No lie. Boy this party is in more trouble than I thought. Now that the bloom is off of the Sarah Palin rose, apparently GOP movers and shakers are ready to gamble on the governor of Louisiana. Must be that whole diversity thing nagging at them. Sorry pals, he's still a fundie.
Like the president-elect, Gov. Bobby Jindal of Louisiana is young (37), accomplished (a Rhodes scholar) and, as the son of Indian immigrants, someone familiar with breaking racial and cultural barriers. He came to Iowa to deliver a pair of speeches, and his mere presence ignited talk that the 2012 presidential campaign has begun here, if coyly. Already, a fierce fight is looming between him and other Republicans -- former Arkansas governor Mike Huckabee, who arrived in Iowa a couple of days before him, and Alaska Gov. Sarah Palin, who is said to be coming at some point -- for the hearts of social conservatives.
..."The Republicans really have no choice except to look at some people more youthful if they want to have a better chance of winning," said Betty E. Johnson, an independent and the wife of a Cedar Rapids pastor, who voted for George W. Bush in 2000 and 2004 but who went for Obama over 72-year-old John McCain. "I liked Obama's energy and hope. I don't know, but maybe a younger person would give Republicans a feeling of more energy, openness."
Exactly -- a feeling of more openness. It takes more than being born in the last half of the century to actually project a nod to diversity and openness, but whatever, the GOP is all about imagery and imagination rather than reality. Look at the sea of pale old folks who attended its convention. But I guess fronting is about as good as the Republicans can do.
....Meanwhile, others around the country were talking him up. No less an aspiring kingmaker than Steve Schmidt, the chief strategist of McCain's failed presidential bid, sees Jindal as the Republican Party's destiny. "The question is not whether he'll be president, but when he'll be president, because he will be elected someday." The anti-tax crusader Grover Norquist believes, too, that Jindal is a certainty to occupy the White House, and conservative talk-radio host Rush Limbaugh has described him as "the next Ronald Reagan."
..."If anything, McCain's candidacy suggests that age is not always a positive -- and sometimes is a negative," Norquist says. "As Republicans, you have a real problem now with younger voters and immigrants. If you were going to central casting for a candidate to deal with all that, who do you have? Jindal. He is young, and he looks young. . . . He's a great communicator. And his record is that he's sharp and quick with policy."
Jindal supporters regularly evoke the Reagan parallel, fueled by a confidence that their hero's brand of social and fiscal conservatism, coupled with his sunny folksiness on the stump, can rekindle the Reagan flame.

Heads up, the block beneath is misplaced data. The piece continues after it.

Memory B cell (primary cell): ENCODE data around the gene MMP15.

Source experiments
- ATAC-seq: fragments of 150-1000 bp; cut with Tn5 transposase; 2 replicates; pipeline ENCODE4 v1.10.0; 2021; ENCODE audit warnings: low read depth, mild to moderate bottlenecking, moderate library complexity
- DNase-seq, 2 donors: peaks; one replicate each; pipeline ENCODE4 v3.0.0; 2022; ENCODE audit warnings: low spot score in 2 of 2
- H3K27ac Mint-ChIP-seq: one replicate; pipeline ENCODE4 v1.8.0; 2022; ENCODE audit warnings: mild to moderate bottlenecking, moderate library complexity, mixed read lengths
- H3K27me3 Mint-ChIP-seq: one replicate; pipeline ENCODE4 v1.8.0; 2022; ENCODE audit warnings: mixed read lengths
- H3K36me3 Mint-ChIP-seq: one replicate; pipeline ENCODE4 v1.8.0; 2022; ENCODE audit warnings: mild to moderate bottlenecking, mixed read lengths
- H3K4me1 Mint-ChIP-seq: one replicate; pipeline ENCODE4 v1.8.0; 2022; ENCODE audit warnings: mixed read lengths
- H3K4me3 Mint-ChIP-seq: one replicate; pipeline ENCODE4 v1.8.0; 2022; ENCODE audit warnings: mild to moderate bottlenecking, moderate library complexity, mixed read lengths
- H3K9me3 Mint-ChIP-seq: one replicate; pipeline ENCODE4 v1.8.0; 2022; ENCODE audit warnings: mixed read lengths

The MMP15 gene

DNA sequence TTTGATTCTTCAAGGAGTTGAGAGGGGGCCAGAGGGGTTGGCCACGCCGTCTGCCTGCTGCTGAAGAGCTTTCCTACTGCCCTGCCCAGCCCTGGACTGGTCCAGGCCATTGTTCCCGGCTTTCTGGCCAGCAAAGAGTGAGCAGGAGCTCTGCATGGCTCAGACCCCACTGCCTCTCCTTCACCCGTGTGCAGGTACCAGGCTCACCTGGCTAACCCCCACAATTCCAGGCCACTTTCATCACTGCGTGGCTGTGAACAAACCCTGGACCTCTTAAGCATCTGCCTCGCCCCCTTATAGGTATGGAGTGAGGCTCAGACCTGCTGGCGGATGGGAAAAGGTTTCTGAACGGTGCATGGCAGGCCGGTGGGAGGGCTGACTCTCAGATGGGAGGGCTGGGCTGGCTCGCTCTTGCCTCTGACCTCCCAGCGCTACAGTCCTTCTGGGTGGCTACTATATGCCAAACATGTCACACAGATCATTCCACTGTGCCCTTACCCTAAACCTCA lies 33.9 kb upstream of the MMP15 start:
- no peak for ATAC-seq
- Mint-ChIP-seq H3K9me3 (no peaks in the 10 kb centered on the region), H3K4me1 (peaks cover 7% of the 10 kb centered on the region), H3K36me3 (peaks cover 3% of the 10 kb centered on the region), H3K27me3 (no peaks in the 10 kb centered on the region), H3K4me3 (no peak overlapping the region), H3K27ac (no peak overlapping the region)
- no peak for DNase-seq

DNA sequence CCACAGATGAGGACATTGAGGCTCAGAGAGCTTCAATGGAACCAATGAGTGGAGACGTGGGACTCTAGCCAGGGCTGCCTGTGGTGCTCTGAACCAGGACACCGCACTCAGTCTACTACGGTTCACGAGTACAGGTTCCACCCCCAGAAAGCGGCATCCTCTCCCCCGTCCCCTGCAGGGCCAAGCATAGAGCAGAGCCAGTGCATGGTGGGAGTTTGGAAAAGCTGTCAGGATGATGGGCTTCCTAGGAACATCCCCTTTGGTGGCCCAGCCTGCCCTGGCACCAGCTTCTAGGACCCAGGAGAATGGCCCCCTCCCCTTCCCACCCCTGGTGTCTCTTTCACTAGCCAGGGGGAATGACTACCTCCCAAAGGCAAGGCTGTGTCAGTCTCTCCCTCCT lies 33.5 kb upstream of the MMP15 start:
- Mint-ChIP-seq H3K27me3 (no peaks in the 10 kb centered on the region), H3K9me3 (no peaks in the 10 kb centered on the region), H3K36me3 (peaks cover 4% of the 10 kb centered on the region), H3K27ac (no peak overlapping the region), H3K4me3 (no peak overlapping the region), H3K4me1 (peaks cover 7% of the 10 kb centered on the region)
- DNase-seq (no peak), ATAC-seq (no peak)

Wait -- Reagan!? I thought that Sarah Palin was the reincarnation of Ronald Reagan, according to his son Michael:
Wednesday night I watched the Republican National Convention on television and there, before my very eyes, I saw my Dad reborn; only this time he's a she...Welcome back, Dad, even if you're wearing a dress and bearing children this time around.
Anyway, this bit of business below the fold is the nugget to pay attention to...
Jindal is his own invention, in the mold of an Obama. Born in Louisiana as Piyush Jindal to highly educated immigrants from India, he decided as a young child to nickname himself "Bobby," after his favorite character on the TV show "The Brady Bunch." Raised as a Hindu, he converted to Catholicism while in college and later wrote a lengthy, intimate story that provided a window on his religious evolution, in a manner that fairly calls to mind Obama's books about his own grappling with issues of self-identity.
...The record is still evolving, like the rest of him. But social conservatives like what they have heard about the public and private Jindal: his steadfast opposition to abortion without exceptions; his disapproval of embryonic stem cell research; his and his wife Supriya's decision in 1997 to enter into a Louisiana covenant marriage that prohibits no-fault divorce in the state; and his decision in June to sign into law the Louisiana Science Education Act, a bill heartily supported by creationists that permits public school teachers to educate students about both the theory of "scientific design" and criticisms of Darwinian evolutionary concepts.
Yes, there we are. Nothing new, just a new hue to the same bible based policy promotion by the GOP. No one is going to be fooled by this guy.
Let's just take a look at some of the fun stuff about Bobby Jindal that was unearthed this cycle and tell me if these posts from the Blend files reflect change or more of the same...
in an essay Jindal wrote in 1994 for the New Oxford Review, a serious right-wing Catholic journal, Jindal narrated a bizarre story of a personal encounter with a demon, in which he participated in an exorcism with a group of college friends. And not only did they cast out the supernatural spirit that had possessed his friend, Jindal wrote that he believes that their ritual may well have cured her cancer.
[youtube http://www.youtube.com/v/c1JVDRhy7vI&hl=en&fs=1 expand=1]
UPDATE: One of my readers, JulieWaters, added this graphic in the comments...